A serious probe into the marijuana trade in Barbados should form part of Government’s strategies to arrest the rise in violent crimes, attorney-at-law and social activist David Comissiong has suggested.
Against the backdrop of 25 murders so far this year – 21 of which were gun-related – compared to 22 in 2016, Comissiong argued that the nexus between gangs, guns and the illegal drug trade could not be denied.
He specifically called for the authorities to return to the drawing board on whether marijuana should be legalized or decriminalized.
“I think we have to be serious about the issue of gangs and the extent to which gangs are attached to the marijuana trade and the extent to which guns are a product of gangs, and the marijuana trade.
“If it [marijuana trade] is removed from being an illegal activity to which is attached considerable profits by those who engage in the illegal trafficking of marijuana, you may be able to diffuse that situation of gangs and guns.
“But this is something that will call for a lot of study and research and analysis and I think that kind of research and analysis needs to be undertaken by Barbados in a serious way,” he told journalists.
However, Comissiong, who would not be drawn into whether or not the drug should be legalized, even though he argued for the establishment of a national commission to research and analyze the best way forward on the matter.
“Let them research and examine the experience of other countries like Uruguay that legalized marijuana, Holland that has decriminalized and regulated the drug, countries like Canada and some of the [states] within the United States that have legalized medicinal uses of marijuana.”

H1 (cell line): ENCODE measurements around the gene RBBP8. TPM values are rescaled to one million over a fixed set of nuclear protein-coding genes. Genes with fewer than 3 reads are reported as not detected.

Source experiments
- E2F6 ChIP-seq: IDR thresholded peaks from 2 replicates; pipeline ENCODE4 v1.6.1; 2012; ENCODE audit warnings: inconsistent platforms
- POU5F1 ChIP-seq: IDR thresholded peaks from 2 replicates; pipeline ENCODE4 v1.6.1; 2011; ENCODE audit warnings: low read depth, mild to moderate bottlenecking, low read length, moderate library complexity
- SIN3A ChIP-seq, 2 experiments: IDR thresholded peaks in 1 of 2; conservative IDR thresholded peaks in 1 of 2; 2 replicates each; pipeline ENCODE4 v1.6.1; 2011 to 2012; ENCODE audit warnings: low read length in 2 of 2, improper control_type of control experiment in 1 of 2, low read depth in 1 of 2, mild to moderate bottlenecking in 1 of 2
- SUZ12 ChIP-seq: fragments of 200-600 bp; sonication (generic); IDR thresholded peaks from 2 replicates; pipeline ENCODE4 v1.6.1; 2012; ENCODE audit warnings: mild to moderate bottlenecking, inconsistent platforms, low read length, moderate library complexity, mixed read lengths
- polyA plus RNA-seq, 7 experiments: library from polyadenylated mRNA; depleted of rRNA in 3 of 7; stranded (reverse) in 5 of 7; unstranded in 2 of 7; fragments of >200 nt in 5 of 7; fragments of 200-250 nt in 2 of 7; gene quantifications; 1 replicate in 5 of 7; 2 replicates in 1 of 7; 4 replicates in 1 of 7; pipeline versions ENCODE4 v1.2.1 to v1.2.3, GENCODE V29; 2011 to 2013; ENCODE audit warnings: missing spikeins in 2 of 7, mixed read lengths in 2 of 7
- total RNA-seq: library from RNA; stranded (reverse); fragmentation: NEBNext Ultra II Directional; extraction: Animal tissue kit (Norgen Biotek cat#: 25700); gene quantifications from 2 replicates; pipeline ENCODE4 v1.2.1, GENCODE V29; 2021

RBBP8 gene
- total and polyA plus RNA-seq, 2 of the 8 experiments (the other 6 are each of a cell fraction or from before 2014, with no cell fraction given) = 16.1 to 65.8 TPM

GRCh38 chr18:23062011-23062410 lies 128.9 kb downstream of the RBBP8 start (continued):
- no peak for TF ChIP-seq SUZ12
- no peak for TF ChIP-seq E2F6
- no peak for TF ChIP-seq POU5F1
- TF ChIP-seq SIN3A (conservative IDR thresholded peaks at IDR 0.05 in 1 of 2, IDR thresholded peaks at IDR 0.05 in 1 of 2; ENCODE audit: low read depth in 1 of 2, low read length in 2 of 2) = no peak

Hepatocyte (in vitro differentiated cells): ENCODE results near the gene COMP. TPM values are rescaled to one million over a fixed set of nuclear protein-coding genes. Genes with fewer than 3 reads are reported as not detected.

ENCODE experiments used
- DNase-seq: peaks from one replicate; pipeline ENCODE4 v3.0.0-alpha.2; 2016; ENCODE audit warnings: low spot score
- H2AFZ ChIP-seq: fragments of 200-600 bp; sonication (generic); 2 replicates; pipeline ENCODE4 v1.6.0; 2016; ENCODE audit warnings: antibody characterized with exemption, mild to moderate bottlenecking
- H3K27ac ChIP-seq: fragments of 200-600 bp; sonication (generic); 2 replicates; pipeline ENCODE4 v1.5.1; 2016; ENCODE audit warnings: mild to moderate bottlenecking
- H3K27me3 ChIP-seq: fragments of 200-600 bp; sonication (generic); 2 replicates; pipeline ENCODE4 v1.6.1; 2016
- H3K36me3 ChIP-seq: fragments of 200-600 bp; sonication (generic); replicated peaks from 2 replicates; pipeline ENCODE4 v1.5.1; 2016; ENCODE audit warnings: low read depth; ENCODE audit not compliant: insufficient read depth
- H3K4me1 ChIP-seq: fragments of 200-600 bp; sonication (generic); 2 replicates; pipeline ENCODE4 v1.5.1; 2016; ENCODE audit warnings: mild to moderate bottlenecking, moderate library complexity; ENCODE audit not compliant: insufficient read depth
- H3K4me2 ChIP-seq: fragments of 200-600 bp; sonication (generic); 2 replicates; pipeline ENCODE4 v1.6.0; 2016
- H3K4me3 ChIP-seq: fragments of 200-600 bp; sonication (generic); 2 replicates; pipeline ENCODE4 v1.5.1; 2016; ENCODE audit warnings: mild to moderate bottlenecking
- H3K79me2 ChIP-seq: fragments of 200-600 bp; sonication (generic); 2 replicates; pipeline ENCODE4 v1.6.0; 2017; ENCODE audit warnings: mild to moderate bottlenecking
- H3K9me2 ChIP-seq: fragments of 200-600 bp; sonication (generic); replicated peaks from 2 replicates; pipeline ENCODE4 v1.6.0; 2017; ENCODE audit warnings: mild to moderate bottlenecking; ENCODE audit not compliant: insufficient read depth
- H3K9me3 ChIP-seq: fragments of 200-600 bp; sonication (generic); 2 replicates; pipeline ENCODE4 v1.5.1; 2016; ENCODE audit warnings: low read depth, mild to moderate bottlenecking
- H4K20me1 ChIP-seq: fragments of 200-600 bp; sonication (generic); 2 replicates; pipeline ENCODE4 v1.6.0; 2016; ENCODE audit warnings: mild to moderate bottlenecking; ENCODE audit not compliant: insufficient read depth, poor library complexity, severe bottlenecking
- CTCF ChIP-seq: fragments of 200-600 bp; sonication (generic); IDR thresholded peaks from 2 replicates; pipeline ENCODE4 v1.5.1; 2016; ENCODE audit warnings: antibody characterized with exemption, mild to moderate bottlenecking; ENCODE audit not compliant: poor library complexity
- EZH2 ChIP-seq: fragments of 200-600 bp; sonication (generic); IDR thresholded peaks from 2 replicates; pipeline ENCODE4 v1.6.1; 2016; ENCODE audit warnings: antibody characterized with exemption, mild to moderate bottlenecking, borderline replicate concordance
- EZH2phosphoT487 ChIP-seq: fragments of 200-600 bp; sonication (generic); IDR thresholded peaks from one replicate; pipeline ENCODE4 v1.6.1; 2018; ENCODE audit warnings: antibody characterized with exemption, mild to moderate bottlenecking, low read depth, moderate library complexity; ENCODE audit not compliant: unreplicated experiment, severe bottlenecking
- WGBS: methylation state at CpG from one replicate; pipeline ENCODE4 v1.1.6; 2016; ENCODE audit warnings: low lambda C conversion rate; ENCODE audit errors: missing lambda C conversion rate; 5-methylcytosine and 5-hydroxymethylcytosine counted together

Attorney General Adriel Brathwaite has been cautious on the issue on decriminalization of the drug.
Back in January he told a consultation of national stakeholders for the formulation of a national drug plan for 2017-2021, that the island could not afford to simply jump on the international bandwagon as far as the regulation of recreational drugs was concerned.
Like Comissiong, he had stressed that Barbados had to carry out some serious research.
“As a country and as minister responsible for the NCSA [National Council on Substance Abuse] ours is not to respond to the most emotive or loudest of voices. Ours is to respond and ensure that whatever decision we make, redounds to the benefit of the majority of the citizens of this country. So if there is a role for medicinal marijuana then let’s examine it and then make that determination,” Brathwaite had said at the time.